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5 December 2013 11:26 am ,
Vol. 342 ,
Dyslexia, a learning disability that hinders reading, hasn't been associated with deficits in vision, hearing, or...
Exotic, elusive, and dangerous, snakes have fascinated humankind for millennia. They can be hard to find, yet their...
Researchers have sequenced and analyzed the first two snake genomes, which represent two evolutionary extremes. The...
Snake venoms are remarkably complex mixtures that can stun or kill prey within minutes. But more and more researchers...
At age 30, Dutch biologist Freek Vonk has built up a respectable career as a snake scientist. But in his home country,...
Since arriving on the island of Guam in the 1940s, the brown tree snake ( Boiga irregularis ) has extirpated native...
An animal rights group known as the Nonhuman Rights Project filed lawsuits in three New York courts this week in an...
Researchers have been hot on the trail of the elusive Denisovans, a type of ancient human known only by their DNA and...
- 5 December 2013 11:26 am , Vol. 342 , #6163
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ScienceShot: The Largest Structure in the Universe
11 January 2013 2:20 pm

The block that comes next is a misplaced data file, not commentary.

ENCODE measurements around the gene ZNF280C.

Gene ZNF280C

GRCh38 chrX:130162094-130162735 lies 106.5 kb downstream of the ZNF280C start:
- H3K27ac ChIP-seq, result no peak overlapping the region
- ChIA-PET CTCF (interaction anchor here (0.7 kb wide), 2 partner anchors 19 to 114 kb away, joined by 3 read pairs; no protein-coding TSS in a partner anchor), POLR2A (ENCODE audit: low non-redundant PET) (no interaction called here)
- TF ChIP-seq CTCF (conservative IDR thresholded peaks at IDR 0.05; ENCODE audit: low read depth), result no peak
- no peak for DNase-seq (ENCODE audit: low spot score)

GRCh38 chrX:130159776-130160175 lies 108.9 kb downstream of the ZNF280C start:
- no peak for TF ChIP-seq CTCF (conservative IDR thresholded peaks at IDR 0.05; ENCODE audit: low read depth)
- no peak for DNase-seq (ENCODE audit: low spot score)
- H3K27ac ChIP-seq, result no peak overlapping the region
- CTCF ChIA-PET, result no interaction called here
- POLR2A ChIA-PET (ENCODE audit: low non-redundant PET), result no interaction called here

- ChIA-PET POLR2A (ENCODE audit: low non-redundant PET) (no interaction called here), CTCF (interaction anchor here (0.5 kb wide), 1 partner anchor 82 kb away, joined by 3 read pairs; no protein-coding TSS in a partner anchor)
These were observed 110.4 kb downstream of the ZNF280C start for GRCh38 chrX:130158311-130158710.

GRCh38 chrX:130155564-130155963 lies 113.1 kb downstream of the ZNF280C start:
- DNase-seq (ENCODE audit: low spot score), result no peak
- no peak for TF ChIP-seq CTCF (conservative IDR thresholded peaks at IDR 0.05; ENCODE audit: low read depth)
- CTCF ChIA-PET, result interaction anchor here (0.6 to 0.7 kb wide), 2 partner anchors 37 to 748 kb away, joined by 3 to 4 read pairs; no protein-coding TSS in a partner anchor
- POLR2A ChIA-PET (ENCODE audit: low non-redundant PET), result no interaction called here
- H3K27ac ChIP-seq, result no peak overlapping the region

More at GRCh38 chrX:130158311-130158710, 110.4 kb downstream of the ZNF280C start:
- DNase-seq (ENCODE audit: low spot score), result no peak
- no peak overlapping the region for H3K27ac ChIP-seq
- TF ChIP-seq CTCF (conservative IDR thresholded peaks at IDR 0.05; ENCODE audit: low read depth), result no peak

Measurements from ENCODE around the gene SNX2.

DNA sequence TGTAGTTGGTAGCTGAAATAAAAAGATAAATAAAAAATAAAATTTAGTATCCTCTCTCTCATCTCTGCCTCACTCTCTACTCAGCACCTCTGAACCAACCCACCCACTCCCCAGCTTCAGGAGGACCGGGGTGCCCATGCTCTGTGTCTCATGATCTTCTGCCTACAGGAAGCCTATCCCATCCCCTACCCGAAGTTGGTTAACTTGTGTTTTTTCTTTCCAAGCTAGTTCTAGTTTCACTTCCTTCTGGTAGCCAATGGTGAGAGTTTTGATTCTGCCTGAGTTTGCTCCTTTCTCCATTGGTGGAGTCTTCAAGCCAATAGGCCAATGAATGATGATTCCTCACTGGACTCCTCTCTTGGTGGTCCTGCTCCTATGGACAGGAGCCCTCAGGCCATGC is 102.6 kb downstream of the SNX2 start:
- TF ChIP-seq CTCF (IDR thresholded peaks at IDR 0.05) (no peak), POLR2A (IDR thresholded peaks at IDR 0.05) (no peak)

Astronomers have discovered the largest structure yet seen in the universe, a clump of quasars so large that it would take light 4 billion years to traverse its widest dimension. Light from these quasars started its journey when the universe was only 5 billion years old, the researchers say. Far larger than previously discovered groups of quasars, the structure (artist's depiction of a single quasar) is so large that it challenges Albert Einstein's cosmological principle—the notion that the universe, at large scales, looks the same no matter the direction and locale from which you look. According to that theory, the researchers say, the universe's large-scale structures—in this case, clumps of objects such as quasars—shouldn't be larger than 1.2 billion light-years across. The elongated, newly discovered large quasar group (LQG) is, on average, about 1.63 billion light-years across but in its largest dimension is more than 4 billion light-years across, the researchers report today in Monthly Notices of the Royal Astronomical Society. By comparison, typical clusters of galaxies can be nearly 10 million light-years across. Bringing the comparison to our cosmic neighborhood, the new record-holding group of quasars spans about 1600 times the distance between our Milky Way galaxy and our neighbor Andromeda.
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